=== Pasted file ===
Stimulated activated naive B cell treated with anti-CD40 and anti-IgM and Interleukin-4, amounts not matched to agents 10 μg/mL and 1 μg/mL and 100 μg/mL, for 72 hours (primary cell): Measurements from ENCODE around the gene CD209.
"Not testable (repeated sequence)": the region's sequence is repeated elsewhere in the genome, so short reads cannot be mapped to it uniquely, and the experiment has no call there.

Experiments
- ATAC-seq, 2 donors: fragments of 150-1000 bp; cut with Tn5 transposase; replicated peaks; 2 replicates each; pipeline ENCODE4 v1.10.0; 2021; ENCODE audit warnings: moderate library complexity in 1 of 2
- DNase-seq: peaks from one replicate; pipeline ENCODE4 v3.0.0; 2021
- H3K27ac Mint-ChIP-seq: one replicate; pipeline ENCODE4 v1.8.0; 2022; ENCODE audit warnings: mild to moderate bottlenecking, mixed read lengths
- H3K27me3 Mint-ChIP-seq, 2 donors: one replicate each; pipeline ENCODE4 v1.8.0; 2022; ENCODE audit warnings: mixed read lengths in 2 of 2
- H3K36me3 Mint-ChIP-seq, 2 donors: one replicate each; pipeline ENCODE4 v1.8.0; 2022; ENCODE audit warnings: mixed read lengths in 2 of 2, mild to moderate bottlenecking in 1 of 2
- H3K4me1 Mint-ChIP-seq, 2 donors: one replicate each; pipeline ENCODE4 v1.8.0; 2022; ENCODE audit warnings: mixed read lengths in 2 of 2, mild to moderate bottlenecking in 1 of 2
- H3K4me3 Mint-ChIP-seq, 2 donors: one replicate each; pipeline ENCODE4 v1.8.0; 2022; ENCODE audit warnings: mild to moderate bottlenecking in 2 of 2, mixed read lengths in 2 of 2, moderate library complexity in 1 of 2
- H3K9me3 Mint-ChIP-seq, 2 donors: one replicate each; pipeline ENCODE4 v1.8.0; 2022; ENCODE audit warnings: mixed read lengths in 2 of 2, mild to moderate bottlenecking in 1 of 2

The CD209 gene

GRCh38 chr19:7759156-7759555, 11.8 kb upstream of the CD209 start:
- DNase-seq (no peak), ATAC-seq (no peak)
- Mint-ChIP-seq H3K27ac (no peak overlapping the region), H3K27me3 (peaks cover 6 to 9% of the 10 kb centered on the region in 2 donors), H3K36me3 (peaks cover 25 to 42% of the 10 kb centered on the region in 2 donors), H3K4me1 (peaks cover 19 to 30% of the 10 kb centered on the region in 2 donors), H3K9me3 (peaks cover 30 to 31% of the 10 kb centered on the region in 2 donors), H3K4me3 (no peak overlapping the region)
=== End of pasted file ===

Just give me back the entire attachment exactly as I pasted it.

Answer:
Stimulated activated naive B cell treated with anti-CD40 and anti-IgM and Interleukin-4, amounts not matched to agents 10 μg/mL and 1 μg/mL and 100 μg/mL, for 72 hours (primary cell): Measurements from ENCODE around the gene CD209.
"Not testable (repeated sequence)": the region's sequence is repeated elsewhere in the genome, so short reads cannot be mapped to it uniquely, and the experiment has no call there.

Experiments
- ATAC-seq, 2 donors: fragments of 150-1000 bp; cut with Tn5 transposase; replicated peaks; 2 replicates each; pipeline ENCODE4 v1.10.0; 2021; ENCODE audit warnings: moderate library complexity in 1 of 2
- DNase-seq: peaks from one replicate; pipeline ENCODE4 v3.0.0; 2021
- H3K27ac Mint-ChIP-seq: one replicate; pipeline ENCODE4 v1.8.0; 2022; ENCODE audit warnings: mild to moderate bottlenecking, mixed read lengths
- H3K27me3 Mint-ChIP-seq, 2 donors: one replicate each; pipeline ENCODE4 v1.8.0; 2022; ENCODE audit warnings: mixed read lengths in 2 of 2
- H3K36me3 Mint-ChIP-seq, 2 donors: one replicate each; pipeline ENCODE4 v1.8.0; 2022; ENCODE audit warnings: mixed read lengths in 2 of 2, mild to moderate bottlenecking in 1 of 2
- H3K4me1 Mint-ChIP-seq, 2 donors: one replicate each; pipeline ENCODE4 v1.8.0; 2022; ENCODE audit warnings: mixed read lengths in 2 of 2, mild to moderate bottlenecking in 1 of 2
- H3K4me3 Mint-ChIP-seq, 2 donors: one replicate each; pipeline ENCODE4 v1.8.0; 2022; ENCODE audit warnings: mild to moderate bottlenecking in 2 of 2, mixed read lengths in 2 of 2, moderate library complexity in 1 of 2
- H3K9me3 Mint-ChIP-seq, 2 donors: one replicate each; pipeline ENCODE4 v1.8.0; 2022; ENCODE audit warnings: mixed read lengths in 2 of 2, mild to moderate bottlenecking in 1 of 2

The CD209 gene

GRCh38 chr19:7759156-7759555, 11.8 kb upstream of the CD209 start:
- DNase-seq (no peak), ATAC-seq (no peak)
- Mint-ChIP-seq H3K27ac (no peak overlapping the region), H3K27me3 (peaks cover 6 to 9% of the 10 kb centered on the region in 2 donors), H3K36me3 (peaks cover 25 to 42% of the 10 kb centered on the region in 2 donors), H3K4me1 (peaks cover 19 to 30% of the 10 kb centered on the region in 2 donors), H3K9me3 (peaks cover 30 to 31% of the 10 kb centered on the region in 2 donors), H3K4me3 (no peak overlapping the region)